5. Structural camshaft cover: Featuring increased ribbing and additional attachment bolts, the cover's increased stiffness helps to push the engine’s sound frequency above 2,000 hertz.


6. Acoustic intake manifold cover: Hey, if you say it works, I'll take your word for it. Then again, all of my personal vehicles have nothing but air and grease between the top of the engine and the bottom of the hood. Of course they're older models as, apparently, am I. Funny I hadn't noticed that till now.


7. Forged steel crankshaft: This is big. Anyone who has ever built a performance engine knows a forged crank is the way to go for durability and reduced deflection under stress. These same properties also reduce noise and vibration, the two primary enemies of smoothness.

 

8. Iron main bearing cap inserts: These stiffen the structure at the main bearings where the crankshaft rests. Same story as above: Stiffer equals quieter and smoother.


9. Isolated fuel rail: The injectors are suspended and the fuel rail is attached with rubber-isolated mounts. Although not new to the 2.5-liter Ecotec, injector tick can be annoying, and is often mistaken for a sticky valve lifter.


10. Structural front cover: The 2.5-liter's front cover was designed with extra ribbing and secured with extra fasteners for a stiffer, more rigid and quieter cover.

 

Will the average consumer notice these refinements and feats of technical wizardry? I have no idea. Probably not. Am I absolutely geeked that a car company, formerly in the habit of leaving engine designs in their lineup virtually unchanged for decades, is getting all proactive about NVH and efficiency? You can bet your sweet bippy I am.


GM Ecotech 2.5 (Photo Courtesy GM)

19Comments
Sep 22, 2011 9:06AM
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them plastic belt tensioner's are going to last a long time on the timing belt.

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will the pistons smash into the valves when the timing belt blows??

Sir. This engine design uses a timing chain. Timing chains do not "blow", and they very, very rarely snap. All that one needs to do is change the water pump, water pump gasket and the tensioner every 100,000 km (~60,000 mi). Timing chain designs are practically "forever".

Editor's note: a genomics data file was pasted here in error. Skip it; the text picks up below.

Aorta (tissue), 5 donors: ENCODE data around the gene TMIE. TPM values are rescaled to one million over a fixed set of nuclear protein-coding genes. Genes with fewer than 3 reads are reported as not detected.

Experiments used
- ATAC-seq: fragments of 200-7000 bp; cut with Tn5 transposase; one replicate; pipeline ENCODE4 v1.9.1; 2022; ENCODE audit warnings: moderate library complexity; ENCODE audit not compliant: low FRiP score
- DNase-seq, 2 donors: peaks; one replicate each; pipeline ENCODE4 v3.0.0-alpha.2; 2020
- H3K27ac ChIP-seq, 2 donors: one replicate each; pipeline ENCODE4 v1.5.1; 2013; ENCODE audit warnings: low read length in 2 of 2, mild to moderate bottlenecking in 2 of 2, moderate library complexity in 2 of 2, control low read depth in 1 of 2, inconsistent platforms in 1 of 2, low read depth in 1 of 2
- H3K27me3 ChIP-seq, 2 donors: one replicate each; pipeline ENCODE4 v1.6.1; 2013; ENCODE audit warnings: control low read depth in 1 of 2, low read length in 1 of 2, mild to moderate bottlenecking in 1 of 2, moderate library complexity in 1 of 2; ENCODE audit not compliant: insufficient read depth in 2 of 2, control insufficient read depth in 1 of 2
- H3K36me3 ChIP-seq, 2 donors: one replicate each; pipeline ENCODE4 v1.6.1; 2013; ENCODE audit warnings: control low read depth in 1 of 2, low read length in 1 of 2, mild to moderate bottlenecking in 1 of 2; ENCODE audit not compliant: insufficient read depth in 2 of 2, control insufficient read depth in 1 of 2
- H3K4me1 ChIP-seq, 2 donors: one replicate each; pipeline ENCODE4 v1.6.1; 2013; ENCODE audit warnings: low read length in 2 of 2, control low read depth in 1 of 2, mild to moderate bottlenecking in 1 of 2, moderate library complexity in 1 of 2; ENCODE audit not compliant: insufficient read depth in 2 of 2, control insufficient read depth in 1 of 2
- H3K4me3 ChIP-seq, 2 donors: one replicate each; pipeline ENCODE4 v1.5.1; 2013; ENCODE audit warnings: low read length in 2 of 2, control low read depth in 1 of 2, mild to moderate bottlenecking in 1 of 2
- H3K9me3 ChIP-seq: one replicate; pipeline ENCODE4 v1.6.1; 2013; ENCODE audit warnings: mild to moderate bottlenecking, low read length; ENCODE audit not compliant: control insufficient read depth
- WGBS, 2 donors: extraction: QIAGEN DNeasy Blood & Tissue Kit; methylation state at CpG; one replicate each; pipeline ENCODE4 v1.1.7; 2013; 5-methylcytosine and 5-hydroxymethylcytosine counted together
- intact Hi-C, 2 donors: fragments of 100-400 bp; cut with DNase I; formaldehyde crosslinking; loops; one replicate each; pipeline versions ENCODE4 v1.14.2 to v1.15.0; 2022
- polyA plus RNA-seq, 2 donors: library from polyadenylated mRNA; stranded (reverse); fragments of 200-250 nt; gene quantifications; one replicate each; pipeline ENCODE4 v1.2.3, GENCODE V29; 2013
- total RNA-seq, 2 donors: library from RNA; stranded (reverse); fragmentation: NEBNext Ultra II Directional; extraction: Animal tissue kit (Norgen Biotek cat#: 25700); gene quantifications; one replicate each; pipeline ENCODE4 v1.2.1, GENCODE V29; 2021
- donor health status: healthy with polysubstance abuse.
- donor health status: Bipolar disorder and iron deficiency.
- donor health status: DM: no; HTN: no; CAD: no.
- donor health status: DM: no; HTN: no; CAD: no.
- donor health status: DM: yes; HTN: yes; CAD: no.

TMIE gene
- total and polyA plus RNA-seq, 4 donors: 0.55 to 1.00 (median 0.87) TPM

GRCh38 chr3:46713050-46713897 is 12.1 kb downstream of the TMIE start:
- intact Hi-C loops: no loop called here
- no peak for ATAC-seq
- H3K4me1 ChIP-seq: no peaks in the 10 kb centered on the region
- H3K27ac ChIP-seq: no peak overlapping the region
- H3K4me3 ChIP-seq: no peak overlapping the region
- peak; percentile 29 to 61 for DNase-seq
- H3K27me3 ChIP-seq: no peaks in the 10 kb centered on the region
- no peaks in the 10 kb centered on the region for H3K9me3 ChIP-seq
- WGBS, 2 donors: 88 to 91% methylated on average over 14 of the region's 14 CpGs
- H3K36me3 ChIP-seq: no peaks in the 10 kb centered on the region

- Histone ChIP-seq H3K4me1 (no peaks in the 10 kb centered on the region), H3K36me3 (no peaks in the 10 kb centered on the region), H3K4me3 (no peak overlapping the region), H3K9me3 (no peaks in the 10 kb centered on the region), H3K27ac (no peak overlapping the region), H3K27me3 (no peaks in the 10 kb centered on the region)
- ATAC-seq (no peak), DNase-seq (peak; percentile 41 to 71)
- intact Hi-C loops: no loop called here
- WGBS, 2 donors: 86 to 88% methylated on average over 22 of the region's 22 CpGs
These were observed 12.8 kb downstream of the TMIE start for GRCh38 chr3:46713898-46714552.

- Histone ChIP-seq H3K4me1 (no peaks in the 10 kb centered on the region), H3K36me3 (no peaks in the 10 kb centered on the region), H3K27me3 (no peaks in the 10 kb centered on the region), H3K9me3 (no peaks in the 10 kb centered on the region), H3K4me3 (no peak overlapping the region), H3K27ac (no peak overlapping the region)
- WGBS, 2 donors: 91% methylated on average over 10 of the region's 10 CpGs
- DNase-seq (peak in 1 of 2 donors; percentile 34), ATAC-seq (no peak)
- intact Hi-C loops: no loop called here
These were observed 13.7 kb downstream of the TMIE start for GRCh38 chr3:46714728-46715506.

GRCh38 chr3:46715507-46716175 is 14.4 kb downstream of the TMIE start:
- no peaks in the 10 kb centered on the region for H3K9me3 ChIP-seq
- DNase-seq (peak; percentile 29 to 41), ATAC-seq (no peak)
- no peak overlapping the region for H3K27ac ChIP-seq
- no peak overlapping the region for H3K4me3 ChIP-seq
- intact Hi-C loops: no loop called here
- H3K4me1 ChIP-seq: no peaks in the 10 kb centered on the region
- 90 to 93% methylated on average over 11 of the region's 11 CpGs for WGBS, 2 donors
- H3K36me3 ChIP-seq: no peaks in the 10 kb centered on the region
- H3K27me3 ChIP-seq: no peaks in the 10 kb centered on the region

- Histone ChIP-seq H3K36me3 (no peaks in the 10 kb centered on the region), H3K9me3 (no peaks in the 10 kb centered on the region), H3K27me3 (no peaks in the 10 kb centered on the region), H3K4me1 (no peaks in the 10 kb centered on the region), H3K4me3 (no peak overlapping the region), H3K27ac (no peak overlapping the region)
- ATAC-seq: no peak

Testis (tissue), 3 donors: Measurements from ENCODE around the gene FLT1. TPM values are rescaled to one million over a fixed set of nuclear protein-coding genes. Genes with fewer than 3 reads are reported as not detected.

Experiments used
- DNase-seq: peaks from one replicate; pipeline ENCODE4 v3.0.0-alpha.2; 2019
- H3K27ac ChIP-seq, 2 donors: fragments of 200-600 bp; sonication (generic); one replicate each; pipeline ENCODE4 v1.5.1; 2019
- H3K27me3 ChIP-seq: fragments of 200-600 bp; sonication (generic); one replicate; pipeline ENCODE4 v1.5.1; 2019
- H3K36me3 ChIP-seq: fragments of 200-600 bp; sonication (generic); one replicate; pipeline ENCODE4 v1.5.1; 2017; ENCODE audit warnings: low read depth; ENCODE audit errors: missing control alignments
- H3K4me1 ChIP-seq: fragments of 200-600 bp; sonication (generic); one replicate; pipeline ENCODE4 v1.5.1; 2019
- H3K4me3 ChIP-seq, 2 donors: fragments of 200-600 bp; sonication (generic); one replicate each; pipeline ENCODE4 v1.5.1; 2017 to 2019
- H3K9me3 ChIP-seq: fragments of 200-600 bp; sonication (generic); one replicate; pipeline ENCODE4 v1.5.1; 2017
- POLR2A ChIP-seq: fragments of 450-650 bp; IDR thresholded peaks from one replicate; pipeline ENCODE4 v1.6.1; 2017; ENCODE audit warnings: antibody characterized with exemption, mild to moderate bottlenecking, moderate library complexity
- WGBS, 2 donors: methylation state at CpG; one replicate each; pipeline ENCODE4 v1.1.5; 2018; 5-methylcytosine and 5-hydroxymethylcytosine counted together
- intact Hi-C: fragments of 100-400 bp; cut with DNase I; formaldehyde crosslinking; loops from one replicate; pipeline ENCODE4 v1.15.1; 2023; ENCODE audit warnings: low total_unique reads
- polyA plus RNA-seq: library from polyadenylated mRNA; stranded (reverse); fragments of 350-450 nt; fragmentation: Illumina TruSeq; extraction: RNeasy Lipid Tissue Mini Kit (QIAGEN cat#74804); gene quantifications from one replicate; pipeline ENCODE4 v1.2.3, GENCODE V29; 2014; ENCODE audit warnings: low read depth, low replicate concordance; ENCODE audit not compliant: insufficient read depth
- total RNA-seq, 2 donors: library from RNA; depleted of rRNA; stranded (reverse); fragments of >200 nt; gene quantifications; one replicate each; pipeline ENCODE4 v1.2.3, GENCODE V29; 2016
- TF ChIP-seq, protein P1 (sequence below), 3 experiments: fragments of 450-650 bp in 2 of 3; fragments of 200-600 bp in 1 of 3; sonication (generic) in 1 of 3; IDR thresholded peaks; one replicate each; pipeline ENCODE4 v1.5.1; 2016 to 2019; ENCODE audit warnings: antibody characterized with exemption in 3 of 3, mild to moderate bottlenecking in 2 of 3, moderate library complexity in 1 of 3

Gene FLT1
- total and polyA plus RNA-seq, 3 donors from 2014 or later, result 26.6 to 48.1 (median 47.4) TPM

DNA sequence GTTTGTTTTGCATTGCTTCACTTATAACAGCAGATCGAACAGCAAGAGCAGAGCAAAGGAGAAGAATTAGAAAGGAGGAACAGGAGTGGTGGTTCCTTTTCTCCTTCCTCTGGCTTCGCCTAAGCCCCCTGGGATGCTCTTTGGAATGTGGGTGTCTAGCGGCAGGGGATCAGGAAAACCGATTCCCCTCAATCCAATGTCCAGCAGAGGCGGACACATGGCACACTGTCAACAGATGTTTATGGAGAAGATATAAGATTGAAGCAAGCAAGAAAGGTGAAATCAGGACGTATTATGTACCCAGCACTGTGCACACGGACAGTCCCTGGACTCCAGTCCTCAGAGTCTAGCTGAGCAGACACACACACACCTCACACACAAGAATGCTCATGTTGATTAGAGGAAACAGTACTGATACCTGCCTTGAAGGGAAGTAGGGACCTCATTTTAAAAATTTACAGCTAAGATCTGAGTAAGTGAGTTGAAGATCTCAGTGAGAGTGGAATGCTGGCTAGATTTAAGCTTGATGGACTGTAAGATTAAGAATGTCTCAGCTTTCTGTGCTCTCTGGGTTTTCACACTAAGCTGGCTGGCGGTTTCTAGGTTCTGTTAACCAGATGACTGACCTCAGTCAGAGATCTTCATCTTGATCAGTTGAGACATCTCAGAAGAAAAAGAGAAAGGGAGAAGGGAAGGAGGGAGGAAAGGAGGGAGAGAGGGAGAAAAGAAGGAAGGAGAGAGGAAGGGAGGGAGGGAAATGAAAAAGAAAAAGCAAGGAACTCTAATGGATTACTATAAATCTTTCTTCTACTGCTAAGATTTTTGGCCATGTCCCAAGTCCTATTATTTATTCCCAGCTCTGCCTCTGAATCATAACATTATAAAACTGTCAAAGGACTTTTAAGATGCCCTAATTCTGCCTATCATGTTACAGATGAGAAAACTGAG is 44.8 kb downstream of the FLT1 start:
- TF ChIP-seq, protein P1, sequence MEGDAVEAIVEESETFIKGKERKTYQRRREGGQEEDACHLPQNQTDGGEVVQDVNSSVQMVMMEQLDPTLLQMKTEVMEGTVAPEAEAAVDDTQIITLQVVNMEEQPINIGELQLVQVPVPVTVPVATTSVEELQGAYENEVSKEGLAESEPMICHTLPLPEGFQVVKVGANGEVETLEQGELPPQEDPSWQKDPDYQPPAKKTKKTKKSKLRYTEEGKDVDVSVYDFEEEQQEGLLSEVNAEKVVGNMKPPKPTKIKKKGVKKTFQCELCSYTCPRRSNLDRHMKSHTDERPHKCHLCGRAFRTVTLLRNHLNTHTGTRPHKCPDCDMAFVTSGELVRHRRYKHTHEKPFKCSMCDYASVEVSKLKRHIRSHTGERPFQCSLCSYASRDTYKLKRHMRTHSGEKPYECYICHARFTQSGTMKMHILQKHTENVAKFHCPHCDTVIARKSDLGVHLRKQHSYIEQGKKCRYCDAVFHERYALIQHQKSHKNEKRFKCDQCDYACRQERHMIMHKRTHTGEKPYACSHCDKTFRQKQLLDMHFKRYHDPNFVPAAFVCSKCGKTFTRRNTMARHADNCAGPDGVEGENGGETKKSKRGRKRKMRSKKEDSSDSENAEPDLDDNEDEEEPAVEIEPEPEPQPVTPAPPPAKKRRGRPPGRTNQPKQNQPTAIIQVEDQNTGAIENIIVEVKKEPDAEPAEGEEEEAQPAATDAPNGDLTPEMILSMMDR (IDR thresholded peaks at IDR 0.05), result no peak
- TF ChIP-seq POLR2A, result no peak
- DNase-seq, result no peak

With that out of the way, I do see one major problem with this particular engine design: can anyone tell me where on this engine the water pump is, and why that placement is problematic?
Sep 22, 2011 6:50AM
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 "a slightly redesigned cylinder-head yielding an additional tenth of a liter displacement........."

 

Should anyone who believes that redesigning a cylinder head can change engine displacement, be allowed to write an article about an engine?

Sep 22, 2011 8:28AM
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will the pistons smash into the valves when the timing belt blows??
You know, I don't see what some people's problem is with interference engines.  I actually like interference engines.  They allow a much higher compression to be used with much more agressive cam profiles.  Basically everything that benefits power.  I understand the risk is a destroyed engine if the chain jumps a tooth or two.  The price for that increased power is increased vigilance on maintenance.  Personally, I can live with that.

Sep 23, 2011 11:13AM
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Just curious Annatar,  how do you feel about the water pump maintenance now that I pointed out the headers are at the front and not the rear?  I think it should be more accessible.